In the meantime, more training for Wedgeley:

    One observation is that it takes a double tap of the stick to put the robot in reverse, which may be due to the ESC software. Something to look in to, as there were a few occasions throughout the day where I was stuck somewhere awkward and unable to move.
    I should've mentioned that when I recommended those ESCs, so my bad there. It's quite possible I had the programming card in the car... It's a quick job to fix, you just need one of these programming cards:
    It's also worth increasing the reversing throttle to 100% and possibly twiddling the brakes a bit.

  8. #68
    So, it has been a little while! Lots of work has been going on, which has basically been a full rebuild of BDR using everything I have learned from the last two events. I'm still unsure whether it is still BDR, or moving on to BDR2, but whatever.

    First things first, 4WD has been the aim since December. To accommodate the extra set of motors and wheels, this means a new chassis. A change of colour too! Chassis is 20mm as with last time, with a few extra bits of 10mm in areas where I need the space.


    One of the major learning points was my fight with Pressure Point in January. The joins in the top of the HDPE were too exposed and weakly joined together. To rectify this, the top, side and base panels now all interlock using box joints. This will mean that the chassis material will bear the load of a lot more force when damaged, rather than the screws holding it together.


    Much more secure!

    The move to 4WD also meant dropping a wheel size from 120mm to 100mm. This meant new mounts from Nat that were reduced by 10mm to give the same ground clearance as previous. Gearboxes were taken apart and given a bit of TLC with some molybdenum grease. Good as new!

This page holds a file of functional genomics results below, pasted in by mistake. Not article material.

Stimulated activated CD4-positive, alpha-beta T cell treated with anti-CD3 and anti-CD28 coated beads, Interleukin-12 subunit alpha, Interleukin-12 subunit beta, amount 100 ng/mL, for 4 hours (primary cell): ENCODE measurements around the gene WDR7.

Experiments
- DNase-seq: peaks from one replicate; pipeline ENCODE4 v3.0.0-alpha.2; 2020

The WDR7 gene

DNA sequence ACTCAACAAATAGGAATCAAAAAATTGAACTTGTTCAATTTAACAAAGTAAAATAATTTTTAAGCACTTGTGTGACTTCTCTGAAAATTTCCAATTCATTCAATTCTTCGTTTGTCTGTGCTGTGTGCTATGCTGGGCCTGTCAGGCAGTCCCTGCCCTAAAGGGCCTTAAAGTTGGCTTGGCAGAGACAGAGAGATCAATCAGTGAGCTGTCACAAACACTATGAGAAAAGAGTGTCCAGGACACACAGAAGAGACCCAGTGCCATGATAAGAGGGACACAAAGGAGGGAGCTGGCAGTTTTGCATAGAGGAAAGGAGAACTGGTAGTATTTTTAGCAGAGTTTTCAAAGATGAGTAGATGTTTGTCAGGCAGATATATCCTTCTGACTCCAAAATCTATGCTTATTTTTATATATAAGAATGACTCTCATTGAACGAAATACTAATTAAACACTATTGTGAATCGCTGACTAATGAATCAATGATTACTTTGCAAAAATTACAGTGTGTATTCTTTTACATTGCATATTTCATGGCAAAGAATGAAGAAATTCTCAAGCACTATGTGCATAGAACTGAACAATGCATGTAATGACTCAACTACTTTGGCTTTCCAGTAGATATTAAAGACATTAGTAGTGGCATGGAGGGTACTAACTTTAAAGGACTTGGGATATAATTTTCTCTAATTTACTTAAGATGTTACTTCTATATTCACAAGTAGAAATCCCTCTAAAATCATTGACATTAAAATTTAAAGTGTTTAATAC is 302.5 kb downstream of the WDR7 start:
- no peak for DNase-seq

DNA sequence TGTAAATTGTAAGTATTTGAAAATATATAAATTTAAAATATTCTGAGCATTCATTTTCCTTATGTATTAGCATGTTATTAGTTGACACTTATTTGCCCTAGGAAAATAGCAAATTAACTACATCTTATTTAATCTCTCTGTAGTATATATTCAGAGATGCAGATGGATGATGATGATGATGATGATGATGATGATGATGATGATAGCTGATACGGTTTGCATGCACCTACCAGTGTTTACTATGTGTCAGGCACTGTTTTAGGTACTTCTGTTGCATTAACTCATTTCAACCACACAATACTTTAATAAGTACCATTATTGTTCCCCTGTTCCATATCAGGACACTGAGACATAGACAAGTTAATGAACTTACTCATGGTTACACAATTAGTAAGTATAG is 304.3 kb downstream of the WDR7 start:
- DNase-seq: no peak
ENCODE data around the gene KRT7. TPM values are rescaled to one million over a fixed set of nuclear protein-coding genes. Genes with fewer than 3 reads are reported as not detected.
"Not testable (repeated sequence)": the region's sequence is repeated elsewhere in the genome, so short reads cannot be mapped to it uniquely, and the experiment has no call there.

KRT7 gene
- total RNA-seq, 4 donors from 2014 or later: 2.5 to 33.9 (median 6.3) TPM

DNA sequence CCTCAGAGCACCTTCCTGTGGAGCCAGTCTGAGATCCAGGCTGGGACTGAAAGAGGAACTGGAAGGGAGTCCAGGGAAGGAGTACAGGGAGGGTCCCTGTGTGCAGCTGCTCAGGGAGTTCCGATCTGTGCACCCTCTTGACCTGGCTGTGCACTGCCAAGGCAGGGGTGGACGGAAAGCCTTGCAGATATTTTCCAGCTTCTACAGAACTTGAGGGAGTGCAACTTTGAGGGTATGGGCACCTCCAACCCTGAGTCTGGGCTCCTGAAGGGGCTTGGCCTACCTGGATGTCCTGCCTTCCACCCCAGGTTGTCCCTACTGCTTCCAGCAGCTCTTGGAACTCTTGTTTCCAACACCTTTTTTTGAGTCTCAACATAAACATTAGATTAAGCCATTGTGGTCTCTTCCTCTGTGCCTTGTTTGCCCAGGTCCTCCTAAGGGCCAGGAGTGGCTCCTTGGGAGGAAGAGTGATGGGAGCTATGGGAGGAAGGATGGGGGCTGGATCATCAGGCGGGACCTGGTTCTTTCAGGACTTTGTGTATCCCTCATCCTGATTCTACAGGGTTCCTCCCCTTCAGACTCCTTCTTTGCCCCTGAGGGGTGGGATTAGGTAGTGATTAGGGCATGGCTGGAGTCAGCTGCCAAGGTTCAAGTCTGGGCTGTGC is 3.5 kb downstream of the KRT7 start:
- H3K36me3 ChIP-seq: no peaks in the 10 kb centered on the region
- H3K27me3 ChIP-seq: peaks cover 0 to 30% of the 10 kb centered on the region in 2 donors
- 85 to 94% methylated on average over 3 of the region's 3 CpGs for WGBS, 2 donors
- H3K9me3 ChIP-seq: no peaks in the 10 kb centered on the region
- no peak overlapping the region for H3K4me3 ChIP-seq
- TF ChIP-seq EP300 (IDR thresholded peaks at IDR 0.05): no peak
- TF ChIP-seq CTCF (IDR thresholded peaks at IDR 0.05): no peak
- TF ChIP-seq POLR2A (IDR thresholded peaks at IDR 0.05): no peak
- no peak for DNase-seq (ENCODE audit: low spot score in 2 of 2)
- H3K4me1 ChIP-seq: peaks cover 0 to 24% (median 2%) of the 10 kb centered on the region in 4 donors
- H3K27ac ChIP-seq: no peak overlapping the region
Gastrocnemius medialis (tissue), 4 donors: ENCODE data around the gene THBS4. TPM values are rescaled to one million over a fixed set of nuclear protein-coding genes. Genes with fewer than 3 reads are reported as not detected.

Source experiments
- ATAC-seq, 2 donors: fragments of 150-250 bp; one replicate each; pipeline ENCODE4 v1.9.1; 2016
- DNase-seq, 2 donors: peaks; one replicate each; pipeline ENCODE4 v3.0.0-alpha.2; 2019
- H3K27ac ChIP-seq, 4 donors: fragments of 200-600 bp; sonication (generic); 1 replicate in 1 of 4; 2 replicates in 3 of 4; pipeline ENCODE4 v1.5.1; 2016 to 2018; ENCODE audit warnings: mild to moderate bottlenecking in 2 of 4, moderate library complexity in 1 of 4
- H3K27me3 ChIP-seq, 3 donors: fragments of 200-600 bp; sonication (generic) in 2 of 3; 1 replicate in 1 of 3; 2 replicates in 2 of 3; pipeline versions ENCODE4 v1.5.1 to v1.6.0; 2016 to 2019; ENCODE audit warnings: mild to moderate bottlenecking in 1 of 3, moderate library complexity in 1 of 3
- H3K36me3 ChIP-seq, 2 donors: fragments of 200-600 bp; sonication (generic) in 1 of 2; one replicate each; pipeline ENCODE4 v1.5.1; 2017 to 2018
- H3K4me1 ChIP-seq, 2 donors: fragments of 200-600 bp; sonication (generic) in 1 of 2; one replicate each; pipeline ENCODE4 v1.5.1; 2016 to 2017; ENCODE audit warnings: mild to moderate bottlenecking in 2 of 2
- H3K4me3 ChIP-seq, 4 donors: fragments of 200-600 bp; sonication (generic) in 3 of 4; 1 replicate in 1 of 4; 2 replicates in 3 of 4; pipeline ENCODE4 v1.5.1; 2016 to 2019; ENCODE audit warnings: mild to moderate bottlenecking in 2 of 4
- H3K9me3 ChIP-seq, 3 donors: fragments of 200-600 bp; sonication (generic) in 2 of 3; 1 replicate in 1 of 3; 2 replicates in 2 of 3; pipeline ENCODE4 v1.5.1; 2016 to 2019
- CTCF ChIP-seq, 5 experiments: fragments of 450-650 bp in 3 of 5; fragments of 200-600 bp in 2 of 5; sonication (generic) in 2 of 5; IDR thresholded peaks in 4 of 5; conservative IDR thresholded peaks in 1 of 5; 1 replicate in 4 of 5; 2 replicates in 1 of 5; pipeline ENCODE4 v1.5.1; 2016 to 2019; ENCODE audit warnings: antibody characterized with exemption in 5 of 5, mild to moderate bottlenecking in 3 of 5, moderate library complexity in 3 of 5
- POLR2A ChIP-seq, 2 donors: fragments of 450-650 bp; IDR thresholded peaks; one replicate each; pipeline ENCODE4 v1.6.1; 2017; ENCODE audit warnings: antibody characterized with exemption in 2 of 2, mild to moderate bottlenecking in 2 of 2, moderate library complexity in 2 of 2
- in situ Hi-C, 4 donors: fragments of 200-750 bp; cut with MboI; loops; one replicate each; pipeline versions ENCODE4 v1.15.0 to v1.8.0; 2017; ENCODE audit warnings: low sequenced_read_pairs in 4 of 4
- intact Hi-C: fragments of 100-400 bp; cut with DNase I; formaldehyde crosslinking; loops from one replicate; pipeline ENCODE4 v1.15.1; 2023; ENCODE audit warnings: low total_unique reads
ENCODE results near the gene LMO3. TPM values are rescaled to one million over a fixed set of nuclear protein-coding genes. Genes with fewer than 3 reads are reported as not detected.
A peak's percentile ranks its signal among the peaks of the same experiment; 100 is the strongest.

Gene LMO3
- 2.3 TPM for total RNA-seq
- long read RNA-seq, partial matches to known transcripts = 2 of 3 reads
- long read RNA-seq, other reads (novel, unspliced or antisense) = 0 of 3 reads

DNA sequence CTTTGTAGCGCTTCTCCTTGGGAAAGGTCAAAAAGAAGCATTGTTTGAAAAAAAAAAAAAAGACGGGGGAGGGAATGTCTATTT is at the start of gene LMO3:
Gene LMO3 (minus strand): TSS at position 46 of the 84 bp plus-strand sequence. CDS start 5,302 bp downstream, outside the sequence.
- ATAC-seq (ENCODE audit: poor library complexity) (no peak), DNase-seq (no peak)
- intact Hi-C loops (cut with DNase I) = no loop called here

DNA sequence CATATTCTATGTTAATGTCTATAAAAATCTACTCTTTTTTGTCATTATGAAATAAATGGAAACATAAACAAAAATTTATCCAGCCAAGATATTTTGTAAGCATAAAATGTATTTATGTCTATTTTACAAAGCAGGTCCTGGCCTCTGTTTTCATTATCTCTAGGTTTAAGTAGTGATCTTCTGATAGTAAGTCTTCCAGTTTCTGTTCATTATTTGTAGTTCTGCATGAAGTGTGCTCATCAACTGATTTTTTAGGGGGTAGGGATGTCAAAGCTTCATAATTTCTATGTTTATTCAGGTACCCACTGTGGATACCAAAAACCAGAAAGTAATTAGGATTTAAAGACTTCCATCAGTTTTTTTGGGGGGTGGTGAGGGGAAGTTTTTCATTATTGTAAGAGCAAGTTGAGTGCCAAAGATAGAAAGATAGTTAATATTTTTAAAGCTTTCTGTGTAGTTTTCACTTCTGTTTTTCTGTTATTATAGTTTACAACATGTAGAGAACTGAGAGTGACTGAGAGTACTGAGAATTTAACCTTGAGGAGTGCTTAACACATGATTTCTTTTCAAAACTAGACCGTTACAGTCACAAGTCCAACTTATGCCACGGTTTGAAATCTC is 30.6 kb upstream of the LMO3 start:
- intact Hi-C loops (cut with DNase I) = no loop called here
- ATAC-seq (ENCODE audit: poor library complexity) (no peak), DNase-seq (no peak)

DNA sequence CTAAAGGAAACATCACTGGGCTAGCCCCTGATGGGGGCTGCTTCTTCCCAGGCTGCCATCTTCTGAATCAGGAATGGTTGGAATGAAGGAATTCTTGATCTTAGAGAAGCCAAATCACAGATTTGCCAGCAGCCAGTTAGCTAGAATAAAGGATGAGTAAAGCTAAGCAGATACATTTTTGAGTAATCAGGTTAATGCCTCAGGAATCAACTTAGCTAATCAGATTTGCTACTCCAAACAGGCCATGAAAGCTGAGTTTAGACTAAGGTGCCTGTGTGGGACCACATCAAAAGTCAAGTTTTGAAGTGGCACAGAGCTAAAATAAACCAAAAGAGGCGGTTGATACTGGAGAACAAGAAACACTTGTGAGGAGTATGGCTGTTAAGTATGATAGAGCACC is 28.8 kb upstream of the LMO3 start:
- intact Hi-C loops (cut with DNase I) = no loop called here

Electrics were just a straight transfer from the old chassis. To prevent a repeat of the wire pulling incident from January, we resoldered all of the motor connections with solid-core wire.


    The move to 4WD means less space in the toaster, so a mezzanine level has been built in. ESCs go underneath to get all of the motor wiring out of the way. All the battery stuff goes on top for easy access.


    The ESCs have also been reprogrammed to eliminate the issue with having to double-tap the stick to reverse, which was pretty vital. My transmitter has also been converted to a dual spring return setup, so this version of BDR will be running on tank steering (finally!).


    New chassis, same toaster. Design has been changed so I can lift the whole toaster off to do maintenance now, rather than messing around with a lid where the slices are. Much easier. We've also added some domed washers to the screws, which I think look awesome!

    Just need to sort out re-cutting the front and back polycarbonate panels, then fit the new dustpans, then we're combat ready for Robodojo next weekend (coronavirus permitting)! Very excited.

  9. #69
    That long break between Robodojo events has been useful and your four wheel drive should make your

    Robot even more competitive -I don't think it was lacking pushing power before just reliability perhaps.

  10. #70
    Everything in the robot has now been re-wired with single core wire. All soldering points have been redone. Any excess wire from the previous build has been reduced. This should definitely improve the reliability. (Also, you can never have too much pushing power, Colin! )


    Front and back HDPE panels have been done. Also, a 3D printed link holder. Much less exposed than the previous wire dangling out.

    Finally, we took it out for a test drive. It's definitely quick!